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BACKGROUND/AIM : Helicobacter pylori is associated with an increased risk of peptic ulcer disease development and recurrence. Ulcer healing is dependent upon angiogenesis, requiring endothelial cell (EC) proliferation and chemotaxis. This study determined whether extracts of H. pylori affected EC proliferation and/or chemotaxis in vitro. METHODS : The effects of water and broth extracts of three genotypically different strains of H. pylori and of single strains of Campylobacter jejuni and Escherichia coli on human dermal microvascular EC (HuDMEC) and human umbilical vein EC (HUVEC) were assessed. Tetrazolium dye (MTT) proliferation, dual staining cell viability, flow cytometry, and microchemotaxis assays were performed. RESULTS : H. pylori (all strains) and C. jejuni inhibited HuDMEC (p < 0.01) and HUVEC (p < 0.01) proliferation and decreased the proportion of HUVECs in the S phase of the cell cycle. E. coli had no effect on EC proliferation. The levels of vascular endothelial growth factor stimulated chemotaxis were significantly greater (p < 0.01) than the levels of basal migration for both control and extract-treated ECs. However, none of the bacterial extracts affected EC basal migration or chemotaxis. CONCLUSION : H. pylori extracts inhibit HuDMEC and HUVEC proliferation in vitro by a cytostatic, strain-independent mechanism. A similar antiproliferative effect of C. jejuni was observed. Our findings suggest that both H. pylori and C. jejuni have the ability to inhibit one of the key stages of angiogenesis which may have implications in peptic ulcer disease.


Penders J, Fiers T, Dhondt AM, Claeys G, Delanghe JR (2004) Automated flow cytometry analysis of peritoneal dialysis fluid. Nephrol Dial Transplant 19 :463-468

http://www.ncbi.nlm.nih.gov/entrez/query.fcgi?cmd=Retrieve&db=PubMed&dopt=Citation&list_uids=14736975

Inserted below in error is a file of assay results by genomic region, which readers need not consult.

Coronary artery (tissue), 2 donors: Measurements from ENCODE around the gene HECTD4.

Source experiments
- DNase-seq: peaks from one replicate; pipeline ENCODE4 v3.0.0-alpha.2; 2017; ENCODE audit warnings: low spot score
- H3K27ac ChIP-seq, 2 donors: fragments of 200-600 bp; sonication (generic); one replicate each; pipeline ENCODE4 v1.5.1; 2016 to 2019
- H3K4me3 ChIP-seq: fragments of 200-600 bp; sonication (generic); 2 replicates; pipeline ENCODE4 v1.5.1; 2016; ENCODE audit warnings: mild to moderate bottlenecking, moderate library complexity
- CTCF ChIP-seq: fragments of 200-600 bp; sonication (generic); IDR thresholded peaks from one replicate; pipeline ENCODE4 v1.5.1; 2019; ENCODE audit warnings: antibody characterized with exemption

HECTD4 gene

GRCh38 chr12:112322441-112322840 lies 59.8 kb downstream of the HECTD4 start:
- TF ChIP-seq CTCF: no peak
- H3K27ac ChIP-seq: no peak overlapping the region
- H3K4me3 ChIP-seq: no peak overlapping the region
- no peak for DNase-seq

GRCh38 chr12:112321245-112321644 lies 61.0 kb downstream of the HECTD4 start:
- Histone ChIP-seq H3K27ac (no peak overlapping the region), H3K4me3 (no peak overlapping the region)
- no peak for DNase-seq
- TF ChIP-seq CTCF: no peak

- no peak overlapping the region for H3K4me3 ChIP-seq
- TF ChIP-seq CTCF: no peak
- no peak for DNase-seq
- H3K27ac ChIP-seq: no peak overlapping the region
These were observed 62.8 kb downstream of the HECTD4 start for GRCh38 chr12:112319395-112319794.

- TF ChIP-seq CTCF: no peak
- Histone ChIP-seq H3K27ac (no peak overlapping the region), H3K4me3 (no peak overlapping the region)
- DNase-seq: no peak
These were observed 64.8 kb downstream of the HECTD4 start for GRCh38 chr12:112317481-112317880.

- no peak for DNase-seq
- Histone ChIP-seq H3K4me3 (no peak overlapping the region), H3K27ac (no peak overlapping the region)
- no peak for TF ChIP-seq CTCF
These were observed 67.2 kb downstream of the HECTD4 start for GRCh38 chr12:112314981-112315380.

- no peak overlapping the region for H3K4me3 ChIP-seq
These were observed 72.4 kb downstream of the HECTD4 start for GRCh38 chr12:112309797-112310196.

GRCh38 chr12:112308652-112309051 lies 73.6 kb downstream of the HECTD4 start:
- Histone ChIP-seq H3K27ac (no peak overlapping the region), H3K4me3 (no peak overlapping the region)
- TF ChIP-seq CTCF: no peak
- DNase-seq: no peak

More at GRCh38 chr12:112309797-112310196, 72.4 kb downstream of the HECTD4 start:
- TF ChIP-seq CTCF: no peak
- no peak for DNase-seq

BACKGROUND : Recently, the Sysmex UF-100 flow cytometer has been developed to automate urinalysis. We have evaluated this instrument to explore the possibilities of flow cytometry in the analysis of peritoneal dialysis fluid (PD) and have compared the obtained data with those of counting chamber techniques, biochemical analysis and bacterial culture. METHODS : UF-100 data were correlated with microscopy and biochemical data in 135 PD samples. Microbiological analysis was performed in 63 suspected cases of peritonitis. RESULTS : Good agreement (P < 0.001) was obtained between UF-100 and microscopy data for leukocytes (r = 0.825). UF-100 bacterial count correlated (P < 0.001) with UF-100 leukocyte count (r = 0.549). UF-100 bacterial counts were unreliable in samples where interference by blood platelets was observed. Another major problem was the UF-100 ’bacterial’ background signal in sterile PD samples. Yeast cells were detected by the flow cytometer in spiked samples. CONCLUSIONS : Flow cytometry of PD with the UF-100 offers a rapid and reliable leukocyte count. Sensitivity of the ’bacterial’ channel count in predicting positive culture exceeds the sensitivity of conventional Gram stain. Furthermore, additional semi-quantitative information is provided regarding the presence of yeasts.


Perfetto SP, Ambrozak DR, Roederer M, Koup RA (2004) Viable infectious cell sorting in a BSL-3 facility. Methods Mol Biol 263 :419-424